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Why Is Apple Letting Microsoft's Surface Kill the Mac?

More than ever, Microsoft is in a position with its hybrid PC to challenge Apple in the space of innovation.

If you're a professional whose job takes you out of the office frequently, chances are the short list for your next PC will include a MacBook Pro and a Microsoft Surface.

After stumbling badly out of the gate with the original Surface RT in 2012, Microsoft has recovered to win excellent reviews with its Surface Pro 4 and Surface Book. Meanwhile, Apple continues to sell roughly 20 million Macs a year, most of them in the MacBook family. The result is an unlikely head-to-head competition for the only slice of the PC market that is both growing and profitable.

Even more improbably, Microsoft now finds itself being hailed as the innovator in modern PC design, with Apple hearing loud criticism for its outdated devices and timid technology decisions.

Have we fallen through the looking glass? Not exactly. But the tale of these two product lines says a lot about what both companies think of the future of computing, with two very different approaches to the convergence of traditional PCs and mobile devices.

As far as Apple is concerned, the PC of the future will be a descendant of the iPad Pro, with a screen large enough to handle side-by-side documents.

The Mac, on the other hand, is a legacy device, as far as Apple is concerned. The biggest tell? Six years after the debut of the iPad and four years after PCs began shipping with touchscreens, Apple adamantly refuses to add touch capabilities to the MacBook line.

That design decision is not just stubbornness. Rather, it's a deliberate decision that Cupertino made after watching Microsoft's Windows 8 woes. Apple's Phil Schiller admitted as much in an interview with British newspaper The Independent in October: "If you made the Mac a touchscreen you'd have to figure out how to make it a good experience with your finger on a touchscreen. Trust me, we've looked at that -- it's a bad experience. It's not as good or as intuitive as with a mouse and trackpad."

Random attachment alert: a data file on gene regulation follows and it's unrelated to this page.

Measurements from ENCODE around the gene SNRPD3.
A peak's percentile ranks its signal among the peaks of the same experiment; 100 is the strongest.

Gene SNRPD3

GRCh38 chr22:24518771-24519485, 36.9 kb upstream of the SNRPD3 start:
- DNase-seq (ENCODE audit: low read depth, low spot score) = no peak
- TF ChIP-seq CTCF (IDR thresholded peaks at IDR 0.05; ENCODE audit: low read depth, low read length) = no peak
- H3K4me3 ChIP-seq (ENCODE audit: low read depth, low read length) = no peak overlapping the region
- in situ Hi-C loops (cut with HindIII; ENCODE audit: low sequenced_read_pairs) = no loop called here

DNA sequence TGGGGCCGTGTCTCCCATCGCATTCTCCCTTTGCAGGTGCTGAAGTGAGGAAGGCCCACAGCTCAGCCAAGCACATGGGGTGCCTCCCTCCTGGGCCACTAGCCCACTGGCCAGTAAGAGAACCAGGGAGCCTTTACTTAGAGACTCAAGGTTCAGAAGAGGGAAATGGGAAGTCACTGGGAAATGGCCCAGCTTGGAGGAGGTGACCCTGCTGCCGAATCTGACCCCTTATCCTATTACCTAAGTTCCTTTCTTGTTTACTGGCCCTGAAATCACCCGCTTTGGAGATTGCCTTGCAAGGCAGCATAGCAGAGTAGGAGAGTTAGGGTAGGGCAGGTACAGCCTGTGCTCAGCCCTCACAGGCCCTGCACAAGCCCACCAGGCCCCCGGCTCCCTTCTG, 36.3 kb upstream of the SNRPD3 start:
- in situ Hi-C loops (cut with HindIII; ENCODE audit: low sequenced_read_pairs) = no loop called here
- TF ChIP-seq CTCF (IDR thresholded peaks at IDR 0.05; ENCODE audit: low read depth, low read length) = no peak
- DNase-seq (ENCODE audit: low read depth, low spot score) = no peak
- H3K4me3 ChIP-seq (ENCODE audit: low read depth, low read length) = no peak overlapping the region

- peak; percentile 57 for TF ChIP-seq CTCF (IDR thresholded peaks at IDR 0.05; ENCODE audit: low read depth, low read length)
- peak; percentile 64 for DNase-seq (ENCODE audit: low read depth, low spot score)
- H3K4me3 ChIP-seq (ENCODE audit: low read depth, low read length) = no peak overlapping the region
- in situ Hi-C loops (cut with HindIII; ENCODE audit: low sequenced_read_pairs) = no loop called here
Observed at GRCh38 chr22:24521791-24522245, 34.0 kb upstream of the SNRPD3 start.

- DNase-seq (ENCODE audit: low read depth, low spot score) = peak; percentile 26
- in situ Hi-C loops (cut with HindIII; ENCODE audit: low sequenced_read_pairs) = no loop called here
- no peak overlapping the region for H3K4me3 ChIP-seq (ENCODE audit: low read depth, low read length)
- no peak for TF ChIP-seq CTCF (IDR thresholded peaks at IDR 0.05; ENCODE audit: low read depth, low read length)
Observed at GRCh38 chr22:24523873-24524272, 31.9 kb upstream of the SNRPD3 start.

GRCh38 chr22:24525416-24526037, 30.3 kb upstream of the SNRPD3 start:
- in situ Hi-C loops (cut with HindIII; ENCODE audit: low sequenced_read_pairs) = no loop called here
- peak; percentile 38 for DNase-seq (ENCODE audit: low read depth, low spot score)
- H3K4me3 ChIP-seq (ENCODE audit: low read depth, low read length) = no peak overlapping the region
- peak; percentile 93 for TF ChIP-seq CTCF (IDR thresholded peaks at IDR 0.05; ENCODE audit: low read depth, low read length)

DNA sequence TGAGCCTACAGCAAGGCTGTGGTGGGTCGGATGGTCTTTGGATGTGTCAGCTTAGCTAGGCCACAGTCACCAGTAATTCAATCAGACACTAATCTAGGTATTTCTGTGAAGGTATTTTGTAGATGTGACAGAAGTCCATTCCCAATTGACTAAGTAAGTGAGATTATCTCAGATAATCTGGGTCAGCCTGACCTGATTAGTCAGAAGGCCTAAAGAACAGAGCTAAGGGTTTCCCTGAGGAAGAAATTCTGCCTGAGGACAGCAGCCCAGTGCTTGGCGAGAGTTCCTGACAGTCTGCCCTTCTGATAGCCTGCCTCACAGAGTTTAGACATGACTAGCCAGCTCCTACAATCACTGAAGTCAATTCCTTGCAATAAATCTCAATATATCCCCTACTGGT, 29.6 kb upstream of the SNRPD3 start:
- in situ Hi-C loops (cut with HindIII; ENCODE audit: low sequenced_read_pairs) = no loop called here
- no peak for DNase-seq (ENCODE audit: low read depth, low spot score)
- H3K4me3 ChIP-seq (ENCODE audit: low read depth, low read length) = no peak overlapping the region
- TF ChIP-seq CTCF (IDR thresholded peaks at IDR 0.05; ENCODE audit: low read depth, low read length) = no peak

The new MacBook Pros get a second touch surface (the Touchbar), but when it comes to the main display, you can look but not touch.

Meanwhile, Microsoft has gone all in with touchscreens. More important, it has built Windows 10 to support what insiders refer to as One Core. The same core Windows code runs on every version of Windows: desktops, notebooks, ARM-based tablets and phones (yes, Windows phones still exist), the Xbox One console, and an unfathomable number of Internet of Things devices. Those devices have a large number of common APIs, as well, which makes Universal Windows Platform apps possible.

The reengineering work that went into One Core took years, but the first step is now complete. As a result, Microsoft can ship updates to all of those Windows 10 platforms simultaneously and support some decidedly nontraditional form factors.

In short, Microsoft's approach to convergence starts with its classic PC hardware and software, adding new capabilities to the OS to support new devices and services. Apple's approach is to put its version of the classic PC on a glide path to obsolescence and concentrate on beefing up its newest platform, the iPad Pro.

So, where should you place your bets? Well, Apple has done a spectacular job of encouraging developers to write apps for iOS. In fact, one of the most prolific developers of them all is Microsoft, which has dozens of professional apps in the Apple store, including the heavyweights in the Office family -- Outlook, Word, Excel and PowerPoint.

Microsoft has a compelling developer story on paper. Write one app and then make a few small changes to different devices? That approach sounds great, except for the fact that Windows has only a meager share of the market for mobile devices.

Increasingly, I'm convinced that there's room for both iOS and Windows, with devices defined more by screen size and connectivity than by which OS they happen to run. In a world where online services define work, the platform itself is a matter of personal preference. Where that leaves the Mac, however, isn't so clear.

About the Author

Ed Bott is a Microsoft MVP and an award-winning tech journalist who has covered Microsoft for 25 years. He's written numerous books on Windows and Office, including the best-selling "Inside Out" series from Microsoft Press. Bott delivers outspoken advice on a wide range of technology topics at his ZDNet blog, "The Ed Bott Report."

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